1) A great job of reporting by the Star Tribune leads the news this morning. It’s the story of the kid in Hastings who pulled a gun in school this week. It could’ve been a massive tragedy had he not loaded the wrong ammunition. This young man was adopted from Russia. The parents gave up their rights in August. because they knew he was violent. The story they tell of the orphanage is about as heartbreaking as it gets:
“What we noticed was that the orphanage staff was so standoffish toward him,” the mom said. “They weren’t hugging him. They were happy when he left. … He didn’t look back, and they didn’t look back.”
The parents tried to get help for their son, but they couldn’t get anyone in Dakota County to listen.
Lingering questions: Are international adoptions more likely to involve broken children? And what happens to them once it’s obvious they’re broken. Can they get help before they wave a gun in a classroom?
These situations are why the state of the mental health system matters to many people who, at first glance, are not directly affected by it.
Meanwhile, the story of tortured souls includes Phoebe Prince, the South Hadley, Mass., girl who killed herself, apparently because of bullying. The New York Times documents her last hours…
Ms. Prince, who entered South Hadley High last fall after moving from Ireland, was in emotional torment after weeks of being called an “Irish slut” and other names, and also became increasingly worried about the loudly voiced physical threats, students told investigators. She told a friend that she was “not a tough girl” and “would not know how to fight,” and at one point she asked friends to surround her as she walked in the hall.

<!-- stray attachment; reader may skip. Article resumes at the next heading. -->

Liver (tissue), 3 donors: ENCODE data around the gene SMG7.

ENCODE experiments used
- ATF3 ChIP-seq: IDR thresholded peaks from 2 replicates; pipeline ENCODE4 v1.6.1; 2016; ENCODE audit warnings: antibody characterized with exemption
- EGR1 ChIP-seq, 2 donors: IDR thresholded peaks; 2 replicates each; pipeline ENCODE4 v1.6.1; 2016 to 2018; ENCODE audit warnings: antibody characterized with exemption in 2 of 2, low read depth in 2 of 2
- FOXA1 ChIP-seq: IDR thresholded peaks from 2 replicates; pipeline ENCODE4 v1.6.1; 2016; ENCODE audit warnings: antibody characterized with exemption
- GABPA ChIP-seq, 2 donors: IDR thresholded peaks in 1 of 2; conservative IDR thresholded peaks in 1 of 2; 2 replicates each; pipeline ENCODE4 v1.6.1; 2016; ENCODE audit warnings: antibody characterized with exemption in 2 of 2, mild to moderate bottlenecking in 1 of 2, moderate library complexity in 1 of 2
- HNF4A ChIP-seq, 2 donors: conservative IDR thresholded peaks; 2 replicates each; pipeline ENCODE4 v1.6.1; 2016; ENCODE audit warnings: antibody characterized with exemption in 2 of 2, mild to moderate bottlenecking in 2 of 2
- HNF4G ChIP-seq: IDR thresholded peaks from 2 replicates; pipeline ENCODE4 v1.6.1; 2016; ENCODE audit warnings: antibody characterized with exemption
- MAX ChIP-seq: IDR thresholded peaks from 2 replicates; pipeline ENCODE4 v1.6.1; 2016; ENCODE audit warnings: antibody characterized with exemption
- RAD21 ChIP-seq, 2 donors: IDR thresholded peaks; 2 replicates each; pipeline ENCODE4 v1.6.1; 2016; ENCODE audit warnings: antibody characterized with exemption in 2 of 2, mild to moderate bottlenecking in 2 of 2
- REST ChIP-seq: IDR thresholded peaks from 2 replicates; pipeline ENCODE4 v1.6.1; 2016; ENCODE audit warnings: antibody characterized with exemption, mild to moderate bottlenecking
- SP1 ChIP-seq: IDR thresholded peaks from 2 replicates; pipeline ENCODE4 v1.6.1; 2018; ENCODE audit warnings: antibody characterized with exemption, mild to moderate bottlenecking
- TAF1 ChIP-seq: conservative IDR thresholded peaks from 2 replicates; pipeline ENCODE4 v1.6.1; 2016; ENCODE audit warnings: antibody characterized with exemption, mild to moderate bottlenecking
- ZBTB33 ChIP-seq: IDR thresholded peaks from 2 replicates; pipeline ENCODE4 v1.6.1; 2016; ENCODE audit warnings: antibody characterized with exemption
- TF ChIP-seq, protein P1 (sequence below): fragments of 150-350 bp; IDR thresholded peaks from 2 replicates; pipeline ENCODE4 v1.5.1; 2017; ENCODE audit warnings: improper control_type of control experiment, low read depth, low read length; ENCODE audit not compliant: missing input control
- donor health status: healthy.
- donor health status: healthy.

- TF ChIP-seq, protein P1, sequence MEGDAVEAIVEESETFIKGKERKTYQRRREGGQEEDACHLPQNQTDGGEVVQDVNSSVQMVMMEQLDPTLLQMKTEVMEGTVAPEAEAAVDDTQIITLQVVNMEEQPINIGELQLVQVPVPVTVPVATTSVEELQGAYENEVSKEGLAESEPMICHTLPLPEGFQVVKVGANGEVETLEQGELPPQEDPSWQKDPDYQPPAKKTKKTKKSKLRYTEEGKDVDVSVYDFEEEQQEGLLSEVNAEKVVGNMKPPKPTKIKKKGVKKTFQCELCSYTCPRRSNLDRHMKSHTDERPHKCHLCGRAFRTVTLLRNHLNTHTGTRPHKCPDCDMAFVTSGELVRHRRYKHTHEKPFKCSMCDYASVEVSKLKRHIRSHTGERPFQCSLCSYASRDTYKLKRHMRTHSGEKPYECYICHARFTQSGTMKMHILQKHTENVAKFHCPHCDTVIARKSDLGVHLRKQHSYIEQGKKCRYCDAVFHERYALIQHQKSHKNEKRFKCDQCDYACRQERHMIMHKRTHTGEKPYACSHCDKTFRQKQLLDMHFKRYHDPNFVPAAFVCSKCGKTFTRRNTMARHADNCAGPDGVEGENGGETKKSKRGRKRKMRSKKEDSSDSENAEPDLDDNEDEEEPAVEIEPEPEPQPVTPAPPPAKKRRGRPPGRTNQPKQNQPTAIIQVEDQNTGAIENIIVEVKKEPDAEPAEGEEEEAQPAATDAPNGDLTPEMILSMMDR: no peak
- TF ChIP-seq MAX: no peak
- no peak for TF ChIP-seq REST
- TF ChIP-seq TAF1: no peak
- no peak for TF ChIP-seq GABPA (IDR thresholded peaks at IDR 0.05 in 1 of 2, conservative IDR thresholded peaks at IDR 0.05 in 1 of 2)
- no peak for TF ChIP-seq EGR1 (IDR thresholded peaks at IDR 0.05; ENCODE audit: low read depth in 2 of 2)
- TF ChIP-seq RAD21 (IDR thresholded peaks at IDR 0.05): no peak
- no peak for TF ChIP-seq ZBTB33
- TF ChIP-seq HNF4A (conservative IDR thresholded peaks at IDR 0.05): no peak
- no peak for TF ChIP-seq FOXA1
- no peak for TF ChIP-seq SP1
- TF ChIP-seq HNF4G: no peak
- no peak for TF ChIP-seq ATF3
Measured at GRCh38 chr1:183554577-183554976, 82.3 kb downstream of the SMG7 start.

That afternoon, girls in a car threw a bottle at her as she walked home from school. Not long after, she hanged herself in her bedroom. Here are the court documents in the case. They’re not pretty.
A mental health practitioner in Minnesota writes to us this morning:
I am a mental health practitioner providing in-home mental health rehabilitative services to low-income adults in the metro area. What seems to be missing from the majority of news stories regarding the GAMC compromise that was reached is the fact that reimbursement rates for providers were decreased so significantly that many providers will no longer be able to serve this population. My agency has already stopped seeing all clients covered under GAMC, which accounts for approximately 50 percent of our clients. Many therapists, psychiatrists, and other mental health providers have already stopped or will soon stop seeing these clients. Important information to include in news coverage of the GAMC changes. Rehabilitative services like the ones that my and many other agencies provide to adults with mental illness have as their goal to provide support, skills, and services that will decrease the amount of costly hospitalizations that the article refers to.
2) Health care may be the most covered story in years. More than half of the people surveyed in a recent poll say they’re paying closer attention to it than any other. Slate Magazine finds it shocking that another poll this week shows that as many people think the uninsured are getting along just fine, as thought that 11 years ago.